What are the common symptoms of narcolepsy and how is it diagnosed?
Narcolepsy is not how it is generally portrayed in the media or movies. Yes, people with narcolepsy can struggle with staying awake, and do get muscle weakness or cataplexy, but they rarely fall asleep in their food or collapse to the ground completely unexpectedly. Symptoms of narcolepsy vary from person to person in their severity and what symptoms are more troubling, which is one of the factors that can make diagnosing and managing narcolepsy challenging. Narcolepsy is actually reasonably common, occurring in around 3 in 10,000 people.
Symptoms of narcolepsy
Common symptoms of narcolepsy include those listed below. I find that there is a lot of variation in symptoms people describe and how they describe them, so it’s uncommon to see people who have all of these symptoms all the time. Most people I see have some or most of these symptoms, but may only have some of them from time to time and the symptoms that trouble them the most can vary from person to person.
Sleepiness: People with narcolepsy most commonly describe many daily episodes of an need to sleep that is hard to overcome. This is more likely to occur in passive situations such as when sitting or in a lecture or meeting, and can be overcome by physical activity such as moving. However, usually the feeling of a need to sleep becomes stronger over time and unless people have a nap or sleep, they may find themselves falling asleep uncontrollably.
Cataplexy: Episodes of cataplexy can vary widely in how people describe and experience them. They consist of brief, sudden loss of muscle tone with retained consciousness. Often they are triggered by strong emotion, such as laughing or anger, and occur more commonly when people are more tired or unwell for other reasons. Some people I see only have occasional episodes of cataplexy when they are tired, whereas for others, cataplexy is one of the most disabling symptoms of narcolepsy as they can have frequent episodes every day despite treatment. Cataplexy does not occur in any other condition apart from narcolepsy, so if someone has a clear history of cataplexy, it is very likely that they have narcolepsy.
Sleep paralysis and hypnogogic hallucinations: As well as losing muscle tone whilst awake (cataplexy), people with narcolepsy can experience a sense of paralysis on waking from sleep. This is usually transient and can last for 30-120 seconds. At the same time people can be aware of dream-like images in addition to being aware of their surroundings. Often people describe this as a feeling of vulnerability with a sense of a sinister presence and chest heaviness. In some cultures this has been given spiritual explanations, and was called ‘Old Hag syndrome’ in New England. In Europe during the Inquisition, the ‘incubus’ and ‘succubus’ were terms used to describe sleep paralysis and hypnogogic hallucinations.
For more information on sleep paralysis see this post.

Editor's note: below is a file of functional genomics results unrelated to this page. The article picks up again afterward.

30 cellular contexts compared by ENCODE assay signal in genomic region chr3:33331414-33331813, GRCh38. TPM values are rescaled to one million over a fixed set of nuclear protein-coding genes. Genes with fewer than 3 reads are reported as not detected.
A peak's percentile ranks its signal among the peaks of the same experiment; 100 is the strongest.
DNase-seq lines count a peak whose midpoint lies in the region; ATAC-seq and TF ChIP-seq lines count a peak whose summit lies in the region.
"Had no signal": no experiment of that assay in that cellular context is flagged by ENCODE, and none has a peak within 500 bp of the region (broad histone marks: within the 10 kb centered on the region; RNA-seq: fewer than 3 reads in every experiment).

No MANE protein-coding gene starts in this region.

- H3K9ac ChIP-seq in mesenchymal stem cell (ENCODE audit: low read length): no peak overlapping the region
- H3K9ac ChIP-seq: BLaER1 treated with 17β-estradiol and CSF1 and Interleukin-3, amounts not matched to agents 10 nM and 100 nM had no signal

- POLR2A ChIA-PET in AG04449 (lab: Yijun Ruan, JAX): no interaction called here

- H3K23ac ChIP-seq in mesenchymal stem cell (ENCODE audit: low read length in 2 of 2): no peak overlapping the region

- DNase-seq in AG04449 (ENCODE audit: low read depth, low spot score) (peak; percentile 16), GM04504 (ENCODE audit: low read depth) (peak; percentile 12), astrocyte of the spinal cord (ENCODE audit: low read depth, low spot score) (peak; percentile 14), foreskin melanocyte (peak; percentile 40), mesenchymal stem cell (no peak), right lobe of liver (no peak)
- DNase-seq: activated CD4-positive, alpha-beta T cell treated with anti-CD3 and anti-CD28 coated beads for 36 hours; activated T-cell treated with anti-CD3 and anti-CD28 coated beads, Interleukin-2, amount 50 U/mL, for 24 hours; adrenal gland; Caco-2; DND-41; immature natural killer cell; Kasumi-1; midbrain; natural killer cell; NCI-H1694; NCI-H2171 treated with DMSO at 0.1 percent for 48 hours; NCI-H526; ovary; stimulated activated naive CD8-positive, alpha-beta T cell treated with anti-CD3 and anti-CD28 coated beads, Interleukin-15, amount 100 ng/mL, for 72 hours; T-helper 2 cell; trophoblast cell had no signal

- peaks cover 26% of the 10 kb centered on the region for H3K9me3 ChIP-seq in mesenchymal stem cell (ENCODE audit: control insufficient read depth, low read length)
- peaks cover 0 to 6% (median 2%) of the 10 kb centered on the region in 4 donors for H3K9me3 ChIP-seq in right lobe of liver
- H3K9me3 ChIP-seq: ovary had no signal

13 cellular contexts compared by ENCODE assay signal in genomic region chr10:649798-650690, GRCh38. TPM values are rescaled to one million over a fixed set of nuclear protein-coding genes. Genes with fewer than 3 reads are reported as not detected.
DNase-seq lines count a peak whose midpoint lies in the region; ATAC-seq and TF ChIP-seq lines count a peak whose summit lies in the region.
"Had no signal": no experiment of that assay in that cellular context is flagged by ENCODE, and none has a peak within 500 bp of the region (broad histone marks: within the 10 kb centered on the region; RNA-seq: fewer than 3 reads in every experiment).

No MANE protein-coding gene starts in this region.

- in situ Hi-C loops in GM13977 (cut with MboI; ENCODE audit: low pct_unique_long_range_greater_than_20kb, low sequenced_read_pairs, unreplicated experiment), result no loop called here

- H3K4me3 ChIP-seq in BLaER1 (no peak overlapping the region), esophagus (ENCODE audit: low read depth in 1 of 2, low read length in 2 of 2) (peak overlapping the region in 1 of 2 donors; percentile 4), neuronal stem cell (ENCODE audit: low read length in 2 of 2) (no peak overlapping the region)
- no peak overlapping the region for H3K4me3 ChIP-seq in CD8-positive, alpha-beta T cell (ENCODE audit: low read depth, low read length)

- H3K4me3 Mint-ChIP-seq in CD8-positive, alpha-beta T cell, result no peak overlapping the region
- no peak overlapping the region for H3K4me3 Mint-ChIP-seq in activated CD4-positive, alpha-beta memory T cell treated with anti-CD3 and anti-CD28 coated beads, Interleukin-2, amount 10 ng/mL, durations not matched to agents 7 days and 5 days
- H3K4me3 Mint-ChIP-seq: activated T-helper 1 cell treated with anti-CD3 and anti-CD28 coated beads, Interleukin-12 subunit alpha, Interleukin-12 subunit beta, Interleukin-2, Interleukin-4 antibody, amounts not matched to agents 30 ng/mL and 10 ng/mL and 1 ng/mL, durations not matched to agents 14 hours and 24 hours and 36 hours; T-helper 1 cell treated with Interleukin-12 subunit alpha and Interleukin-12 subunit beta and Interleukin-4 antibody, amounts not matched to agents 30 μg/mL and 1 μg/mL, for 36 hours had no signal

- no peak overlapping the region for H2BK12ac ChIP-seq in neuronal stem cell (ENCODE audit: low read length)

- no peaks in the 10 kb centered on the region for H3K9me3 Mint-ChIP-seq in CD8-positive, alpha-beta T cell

Insomnia / leg movements / parasomnias: Although not key diagnostic criteria for narcolepsy, many people with narcolepsy have trouble staying asleep at night. They also experience symptoms of sleep being ‘unstable’, that is having lots of transitions from deep sleep to lighter sleep. This can manifest as movements or parasomnias such as sleepwalking or sleeptalking, night terrors, nightmares or vivid recollection of dreams.
Biology of narcolepsy
The biology of narcolepsy with cataplexy has now been fairly well defined. People who have obvious cataplexy as part of their narcolepsy have found to have absent levels of orexin (hypocretin-1) in cerebrospinal fluid (CSF). Further work has shown that narcolepsy seems to occur as an immune-mediated response to a trigger in genetically susceptible individuals. In people susceptible to narcolepsy, acute illness, surgery, stress, vaccination (particular type of H1N1 vaccination) and other factors have been shown to trigger their immune system attack orexin nerve cells in the hypothalamus eventually resulting in destruction of those cells and the onset of symptoms of narcolepsy.
An ideal treatment for narcolepsy with cataplexy would be replacing orexin or orexin producing cells. Unfortunately that’s not yet a reality, but active research is currently working on that approach.
For narcolepsy without cataplexy, the biology is much less clear with no clear biological tests that can be done to definitely establish the diagnosis. It may be that other neurotransmitters are involved, or that there is partial loss of orexin, as some people with narcolepsy without cataplexy have orexin levels at the low end of the normal range.
Subtypes of narcolepsy
In the International Classification of Sleep Disorders (3rd Edition), narcolepsy has been divided in to 2 distinct sub-types, narcolepsy with cataplexy (type 1) and narcolepsy without cataplexy (type 2). The main symptom difference between these two types is the presence of cataplexy. Test results, such as multiple sleep latency tests are often similar between the two groups, with the difference in test results being in CSF levels of orexin or hypocretin-1. In narcolepsy with cataplexy (type 1), orexin levels are typically less than 1/3rd of normal levels.